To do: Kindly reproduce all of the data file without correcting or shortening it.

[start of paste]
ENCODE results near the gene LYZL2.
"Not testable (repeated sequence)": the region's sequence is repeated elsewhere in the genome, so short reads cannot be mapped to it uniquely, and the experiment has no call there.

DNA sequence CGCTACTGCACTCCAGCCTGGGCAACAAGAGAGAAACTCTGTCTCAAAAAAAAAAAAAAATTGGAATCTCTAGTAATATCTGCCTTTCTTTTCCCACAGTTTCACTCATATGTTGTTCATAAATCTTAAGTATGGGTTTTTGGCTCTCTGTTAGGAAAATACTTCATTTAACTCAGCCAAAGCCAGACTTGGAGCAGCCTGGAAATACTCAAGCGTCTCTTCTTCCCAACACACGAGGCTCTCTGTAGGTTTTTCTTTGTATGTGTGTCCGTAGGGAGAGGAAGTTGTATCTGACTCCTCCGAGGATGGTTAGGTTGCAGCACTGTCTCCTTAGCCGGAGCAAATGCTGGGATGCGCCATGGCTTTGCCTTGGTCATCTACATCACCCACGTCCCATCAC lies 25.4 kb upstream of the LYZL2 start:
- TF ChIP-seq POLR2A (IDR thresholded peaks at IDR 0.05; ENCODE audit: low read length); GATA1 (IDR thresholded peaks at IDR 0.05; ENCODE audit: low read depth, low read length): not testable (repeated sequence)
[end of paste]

ENCODE results near the gene LYZL2.
"Not testable (repeated sequence)": the region's sequence is repeated elsewhere in the genome, so short reads cannot be mapped to it uniquely, and the experiment has no call there.

DNA sequence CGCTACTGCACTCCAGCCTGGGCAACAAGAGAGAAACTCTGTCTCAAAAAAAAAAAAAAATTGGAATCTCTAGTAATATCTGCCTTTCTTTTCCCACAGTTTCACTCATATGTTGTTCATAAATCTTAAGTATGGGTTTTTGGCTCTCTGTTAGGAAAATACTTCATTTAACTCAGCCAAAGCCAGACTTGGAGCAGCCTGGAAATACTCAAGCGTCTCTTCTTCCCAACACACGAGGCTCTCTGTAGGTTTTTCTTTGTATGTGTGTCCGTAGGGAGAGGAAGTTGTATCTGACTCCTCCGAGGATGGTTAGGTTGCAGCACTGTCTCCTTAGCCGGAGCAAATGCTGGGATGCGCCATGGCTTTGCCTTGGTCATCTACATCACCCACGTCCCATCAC lies 25.4 kb upstream of the LYZL2 start:
- TF ChIP-seq POLR2A (IDR thresholded peaks at IDR 0.05; ENCODE audit: low read length); GATA1 (IDR thresholded peaks at IDR 0.05; ENCODE audit: low read depth, low read length): not testable (repeated sequence)